Metaphor is a persistent, stubborn, malleable tool. Earlier I said the essay attempts to breathe, which is highly metaphorical. Metaphor is necessary as a literary tool, but also in everyday speech. People exaggerate all the time in everyday speech for dramatic effect or to lighten a subject that becomes too heavy during a conversation with unfamiliar acquaintances. Carson writes, “An act of arrest and interception that splits the mind and puts it in a state of war within itself is the act called ‘metaphor’” (74). Metaphor as an act of arrest suggests that metaphor is a trap, containment, a temporary restraint, and I would argue that it is indeed just that. A spoken metaphor forces listeners to stop speaking in order to process the metaphor they just heard, possibly connecting the comparison in their heads, and begin to understand what the literal meaning behind the metaphor suggests. Metaphor as an act of interception reminds me of a conversation moving along like a bouncing ball, and someone takes the ball in her hands and rubs oil on it. The ball is still usable; it just changed in a way that makes it more challenging to maneuver, which stimulates the physical and the intellectual. Like so, metaphor does this with conversation; it intercepts the convolution of a potentially complex subject matter and makes the subject more understandable using an illustrious method: metaphor. Interception may seem intrusive and even interruptive, but is sometimes necessary to explain things to multiple types of learners, readers, speakers, or whoever is on the receiving end of the metaphor. Carson continues, “Together the two halves compose one meaning. A metaphor is a species of symbol” (75). Carson brings this point further, just as I am about to: subtext is a big part of metaphor. An essay as an entity functions like a metaphor. For example, in this essay, I have made a point to speak experientially, metaphorically, theoretically, and critically about only female essayists. Nothing I have written is overtly feminist, but as a female, pansexual essayist in the 21st century, I thought a subtle expression of solidarity would suffice. Over time, I have acquired the belief that discussions of religion and ideology or political affiliation are volatile and thus, difficult to discuss unless I know for absolute certain that I can speak freely. I can count the people with whom I discuss these topics on one hand. Metaphor triggers digression. Metaphor is multifunctional and almost essential for any essay.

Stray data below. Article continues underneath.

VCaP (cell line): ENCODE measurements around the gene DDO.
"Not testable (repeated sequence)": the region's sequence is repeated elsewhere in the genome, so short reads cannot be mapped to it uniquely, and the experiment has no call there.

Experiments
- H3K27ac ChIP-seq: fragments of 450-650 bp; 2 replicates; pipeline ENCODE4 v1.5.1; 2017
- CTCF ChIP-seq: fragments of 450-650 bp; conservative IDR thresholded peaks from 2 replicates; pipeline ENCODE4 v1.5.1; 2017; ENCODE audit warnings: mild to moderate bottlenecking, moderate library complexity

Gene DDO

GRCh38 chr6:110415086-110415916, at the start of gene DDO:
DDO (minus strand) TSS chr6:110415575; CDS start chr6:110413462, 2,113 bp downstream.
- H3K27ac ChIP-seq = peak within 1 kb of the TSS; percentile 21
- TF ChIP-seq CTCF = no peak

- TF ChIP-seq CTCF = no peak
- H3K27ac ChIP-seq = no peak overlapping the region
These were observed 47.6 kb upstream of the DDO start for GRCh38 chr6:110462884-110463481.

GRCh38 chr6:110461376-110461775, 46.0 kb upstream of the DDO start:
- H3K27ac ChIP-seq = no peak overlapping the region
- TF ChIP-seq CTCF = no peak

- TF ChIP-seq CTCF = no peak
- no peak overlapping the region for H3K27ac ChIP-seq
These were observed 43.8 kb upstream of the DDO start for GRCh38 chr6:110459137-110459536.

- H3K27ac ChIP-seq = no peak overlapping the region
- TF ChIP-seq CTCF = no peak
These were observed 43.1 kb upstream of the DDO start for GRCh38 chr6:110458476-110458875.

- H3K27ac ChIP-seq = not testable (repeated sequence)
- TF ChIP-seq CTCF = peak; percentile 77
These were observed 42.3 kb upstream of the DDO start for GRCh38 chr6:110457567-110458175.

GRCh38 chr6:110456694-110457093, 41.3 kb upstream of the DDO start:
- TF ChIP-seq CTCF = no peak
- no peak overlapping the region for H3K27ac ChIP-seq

An essay that appeals to a reader’s emotions probably also appeals to the reader’s senses. Sensory appeal through metaphor allows the reader to recall memory in an experience similar to déjà vu with one scent. For example, each time I smell a book at a resale store, I automatically return to my friend April, who loves books more than any other material thing in the world. Each time I smell lavender hand soap, I recall the smell of my friend LJ’s incense burning when I first met her. These are common scents that others may not associate with any personal memory whatsoever. But, the same concept applies to the scent of cherry pie. I have no memory association with cherry pie, but someone else might have a significant memory to accompany that scent. In this sense, an essay functions quite like memory association; the essay appeals to some readers and not to others. However, the essay is a form flexible enough to allow the essayist enough freedom to cater it to many kinds of readers. There is no singular type of human; there is no singular type of essay. The essayist and her style of writing develop and change over time. Carson writes, “We habitually describe time in metaphors of passage. Time passes” (120). Carson’s statement is paradoxically appropriate in description of metaphor, a description that can also be applied to the essay itself. There is something habitual that returns the essayist to the essay form. In describing time as “passage,” I feel compelled to explore this idea of passage in writing even further.